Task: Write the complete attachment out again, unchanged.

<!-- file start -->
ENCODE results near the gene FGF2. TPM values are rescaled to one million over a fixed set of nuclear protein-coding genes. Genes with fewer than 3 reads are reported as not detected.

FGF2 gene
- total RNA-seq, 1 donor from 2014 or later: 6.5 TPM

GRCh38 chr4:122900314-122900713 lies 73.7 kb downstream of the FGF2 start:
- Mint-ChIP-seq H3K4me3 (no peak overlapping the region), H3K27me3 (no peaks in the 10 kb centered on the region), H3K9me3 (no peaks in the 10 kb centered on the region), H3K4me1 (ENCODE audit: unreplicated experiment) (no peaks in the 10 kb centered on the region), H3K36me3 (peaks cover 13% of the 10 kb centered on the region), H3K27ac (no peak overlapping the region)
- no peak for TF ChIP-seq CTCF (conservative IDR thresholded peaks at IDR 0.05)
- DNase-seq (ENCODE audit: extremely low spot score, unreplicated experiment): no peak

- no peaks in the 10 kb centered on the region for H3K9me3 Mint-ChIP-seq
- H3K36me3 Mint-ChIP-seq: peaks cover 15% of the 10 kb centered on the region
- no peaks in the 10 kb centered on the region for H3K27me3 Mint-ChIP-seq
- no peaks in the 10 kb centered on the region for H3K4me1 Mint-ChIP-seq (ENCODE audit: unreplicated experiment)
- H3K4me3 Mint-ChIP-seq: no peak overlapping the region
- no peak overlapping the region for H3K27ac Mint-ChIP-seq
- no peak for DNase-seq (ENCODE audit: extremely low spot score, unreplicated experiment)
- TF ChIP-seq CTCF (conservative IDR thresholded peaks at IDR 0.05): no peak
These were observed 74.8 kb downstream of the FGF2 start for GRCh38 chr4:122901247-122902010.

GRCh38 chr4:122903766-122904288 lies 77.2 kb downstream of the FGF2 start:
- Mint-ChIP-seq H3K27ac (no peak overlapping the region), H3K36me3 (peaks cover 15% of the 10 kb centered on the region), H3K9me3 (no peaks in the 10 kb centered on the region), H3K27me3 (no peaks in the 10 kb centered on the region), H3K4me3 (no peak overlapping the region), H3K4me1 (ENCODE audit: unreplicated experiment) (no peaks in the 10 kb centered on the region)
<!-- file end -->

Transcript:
ENCODE results near the gene FGF2. TPM values are rescaled to one million over a fixed set of nuclear protein-coding genes. Genes with fewer than 3 reads are reported as not detected.

FGF2 gene
- total RNA-seq, 1 donor from 2014 or later: 6.5 TPM

GRCh38 chr4:122900314-122900713 lies 73.7 kb downstream of the FGF2 start:
- Mint-ChIP-seq H3K4me3 (no peak overlapping the region), H3K27me3 (no peaks in the 10 kb centered on the region), H3K9me3 (no peaks in the 10 kb centered on the region), H3K4me1 (ENCODE audit: unreplicated experiment) (no peaks in the 10 kb centered on the region), H3K36me3 (peaks cover 13% of the 10 kb centered on the region), H3K27ac (no peak overlapping the region)
- no peak for TF ChIP-seq CTCF (conservative IDR thresholded peaks at IDR 0.05)
- DNase-seq (ENCODE audit: extremely low spot score, unreplicated experiment): no peak

- no peaks in the 10 kb centered on the region for H3K9me3 Mint-ChIP-seq
- H3K36me3 Mint-ChIP-seq: peaks cover 15% of the 10 kb centered on the region
- no peaks in the 10 kb centered on the region for H3K27me3 Mint-ChIP-seq
- no peaks in the 10 kb centered on the region for H3K4me1 Mint-ChIP-seq (ENCODE audit: unreplicated experiment)
- H3K4me3 Mint-ChIP-seq: no peak overlapping the region
- no peak overlapping the region for H3K27ac Mint-ChIP-seq
- no peak for DNase-seq (ENCODE audit: extremely low spot score, unreplicated experiment)
- TF ChIP-seq CTCF (conservative IDR thresholded peaks at IDR 0.05): no peak
These were observed 74.8 kb downstream of the FGF2 start for GRCh38 chr4:122901247-122902010.

GRCh38 chr4:122903766-122904288 lies 77.2 kb downstream of the FGF2 start:
- Mint-ChIP-seq H3K27ac (no peak overlapping the region), H3K36me3 (peaks cover 15% of the 10 kb centered on the region), H3K9me3 (no peaks in the 10 kb centered on the region), H3K27me3 (no peaks in the 10 kb centered on the region), H3K4me3 (no peak overlapping the region), H3K4me1 (ENCODE audit: unreplicated experiment) (no peaks in the 10 kb centered on the region)